A Brief Look at the History of Egg Decorating
Most people immediately think of Peter Carl Fabergé, when decorated eggs are
mentioned, but many people do not even realise that Fabergé did not use real
egg shells. His skills were those of an artist jeweller/ enameller and his
materials were precious metals and stones, enhanced by beautifully intricate pavé and shaded enamelling.
Working in Russia between 1885 and 1916, Fabergé is best known for his
Easter egg designs which were commissioned by the Tsars Alexander III and
his son Nicholas II as gifts for their respective wives. Each egg featured a
wonderful surprise to delight the recipient and each egg surpassed the
previous design. This concept of an added twist‚ to the design is attempted
by egg decorators today and tiny figurines are sought after to add that
extra element to the work. Fabergé's work is highly collectable today and
there is a major collection of his work on view at the Forbes Magazine
Galleries in New York City.
The designs of his contemporaries, such as Nikolai Zverev have never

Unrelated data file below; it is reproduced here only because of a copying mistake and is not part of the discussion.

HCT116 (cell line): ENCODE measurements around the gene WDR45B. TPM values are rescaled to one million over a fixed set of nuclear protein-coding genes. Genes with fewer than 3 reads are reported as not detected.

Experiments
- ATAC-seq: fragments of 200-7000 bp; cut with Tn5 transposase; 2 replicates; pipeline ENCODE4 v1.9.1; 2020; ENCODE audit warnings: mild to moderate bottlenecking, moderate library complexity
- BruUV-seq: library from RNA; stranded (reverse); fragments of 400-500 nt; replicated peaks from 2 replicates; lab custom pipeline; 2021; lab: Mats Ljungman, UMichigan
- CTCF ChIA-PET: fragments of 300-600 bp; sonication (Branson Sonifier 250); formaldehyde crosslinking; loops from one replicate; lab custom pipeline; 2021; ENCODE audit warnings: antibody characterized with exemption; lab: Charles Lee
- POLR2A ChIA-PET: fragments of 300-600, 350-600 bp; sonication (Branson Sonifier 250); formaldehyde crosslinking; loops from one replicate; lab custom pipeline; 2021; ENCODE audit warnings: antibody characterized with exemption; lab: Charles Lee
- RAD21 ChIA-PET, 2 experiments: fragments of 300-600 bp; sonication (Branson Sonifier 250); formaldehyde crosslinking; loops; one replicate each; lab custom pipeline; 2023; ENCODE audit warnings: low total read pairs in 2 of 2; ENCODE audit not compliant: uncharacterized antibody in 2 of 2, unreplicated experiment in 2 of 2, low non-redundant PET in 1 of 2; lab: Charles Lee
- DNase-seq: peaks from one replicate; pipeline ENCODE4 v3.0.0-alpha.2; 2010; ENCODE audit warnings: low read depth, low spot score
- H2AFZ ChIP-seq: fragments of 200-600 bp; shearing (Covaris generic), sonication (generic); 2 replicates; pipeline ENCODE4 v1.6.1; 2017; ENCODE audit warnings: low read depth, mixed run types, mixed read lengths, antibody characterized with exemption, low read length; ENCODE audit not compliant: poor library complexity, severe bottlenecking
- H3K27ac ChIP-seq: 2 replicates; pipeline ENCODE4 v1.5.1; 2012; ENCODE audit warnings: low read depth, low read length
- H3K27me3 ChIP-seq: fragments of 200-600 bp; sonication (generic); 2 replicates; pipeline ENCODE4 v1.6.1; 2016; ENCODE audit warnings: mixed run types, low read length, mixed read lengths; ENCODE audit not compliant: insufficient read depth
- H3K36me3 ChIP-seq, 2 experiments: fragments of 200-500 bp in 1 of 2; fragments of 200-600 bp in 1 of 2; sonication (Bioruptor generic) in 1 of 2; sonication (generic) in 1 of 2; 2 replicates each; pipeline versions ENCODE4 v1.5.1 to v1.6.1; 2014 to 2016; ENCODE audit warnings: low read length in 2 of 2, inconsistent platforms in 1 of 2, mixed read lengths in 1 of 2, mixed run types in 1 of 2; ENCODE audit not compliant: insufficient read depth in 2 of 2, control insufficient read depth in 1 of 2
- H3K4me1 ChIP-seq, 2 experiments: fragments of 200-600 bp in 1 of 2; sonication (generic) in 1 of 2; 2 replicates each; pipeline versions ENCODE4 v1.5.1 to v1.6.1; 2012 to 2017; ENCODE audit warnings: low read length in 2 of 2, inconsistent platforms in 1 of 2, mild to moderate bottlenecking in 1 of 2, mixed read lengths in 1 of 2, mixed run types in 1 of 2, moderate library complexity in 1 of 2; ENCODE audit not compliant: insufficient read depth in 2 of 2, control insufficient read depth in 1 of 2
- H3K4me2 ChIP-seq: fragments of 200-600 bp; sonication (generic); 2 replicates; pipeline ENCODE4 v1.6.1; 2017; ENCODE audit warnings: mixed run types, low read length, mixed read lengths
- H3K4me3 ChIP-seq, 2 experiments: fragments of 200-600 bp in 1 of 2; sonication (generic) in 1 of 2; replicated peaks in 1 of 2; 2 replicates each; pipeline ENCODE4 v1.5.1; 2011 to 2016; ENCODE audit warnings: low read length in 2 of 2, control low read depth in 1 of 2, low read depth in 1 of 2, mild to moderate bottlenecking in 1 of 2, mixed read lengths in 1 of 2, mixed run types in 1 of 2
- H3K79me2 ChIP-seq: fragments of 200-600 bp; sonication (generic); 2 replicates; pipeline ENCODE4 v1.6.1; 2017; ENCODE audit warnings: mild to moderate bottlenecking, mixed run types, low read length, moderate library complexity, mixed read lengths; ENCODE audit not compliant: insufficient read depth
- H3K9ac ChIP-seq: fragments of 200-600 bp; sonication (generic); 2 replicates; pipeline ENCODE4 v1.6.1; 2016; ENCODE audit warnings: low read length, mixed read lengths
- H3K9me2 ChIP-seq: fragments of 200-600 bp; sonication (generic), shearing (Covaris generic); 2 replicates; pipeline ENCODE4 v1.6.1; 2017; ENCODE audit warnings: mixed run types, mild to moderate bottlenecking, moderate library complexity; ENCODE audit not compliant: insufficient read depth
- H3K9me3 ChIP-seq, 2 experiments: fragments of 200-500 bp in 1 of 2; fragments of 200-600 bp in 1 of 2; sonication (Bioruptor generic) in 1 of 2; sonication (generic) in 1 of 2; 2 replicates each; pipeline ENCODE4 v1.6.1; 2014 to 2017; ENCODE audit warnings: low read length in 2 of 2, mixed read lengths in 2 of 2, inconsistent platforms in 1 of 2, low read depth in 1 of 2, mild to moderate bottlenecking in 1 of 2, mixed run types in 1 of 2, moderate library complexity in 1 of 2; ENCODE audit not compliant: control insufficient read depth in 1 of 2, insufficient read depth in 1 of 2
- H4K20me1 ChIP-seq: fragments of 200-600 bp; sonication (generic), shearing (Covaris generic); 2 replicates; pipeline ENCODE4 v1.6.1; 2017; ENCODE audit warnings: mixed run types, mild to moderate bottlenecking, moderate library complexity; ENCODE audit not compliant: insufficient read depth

achieved the same level of public acclaim, much of which must surely be as a
result of Fabergé's patronage by the Russian royal family, however their
designs are beautiful and extremely well-executed.
Egg decorating did not, however begin with Fabergé, but has a history dating
back many centuries. The Chinese would cover eggs in gold leaf, aboriginal
tribesmen would carve special symbolic designs onto emu eggs and the East
Europeans have a history of wax and dye work on eggshells known as Pysanky.
Nowadays eggs are associated with Easter time, but the oldest link with eggs
is pre-Christian and eggs are recognised world-wide as symbols of rebirth.
The modern style of egg decorating uses materials taken from many different
crafts which makes it a wonderful medium for anyone with a creative
flair. Skills from other crafts can be utilised and the method of achieving
results may vary from artist to artist. The important concepts to remember
are to maintain as high a standard as possible, but at the same time to
enjoy creating. Egg decorators today are so fortunate - we have at our
fingertips the source materials for our designs which have been created over
centuries by artists and craftsmen the world over. New technology is
constantly providing us with new materials and finishes to use and the
technological breakthroughs of our age mean that the exchange of ideas
is occurring far more quickly and between so many more people than
ever before. If this craft, in its many forms, is to survive and grow, we
need to help others to learn by sharing our skills and our experiences.
Enjoy your craft and help others to enjoy it too.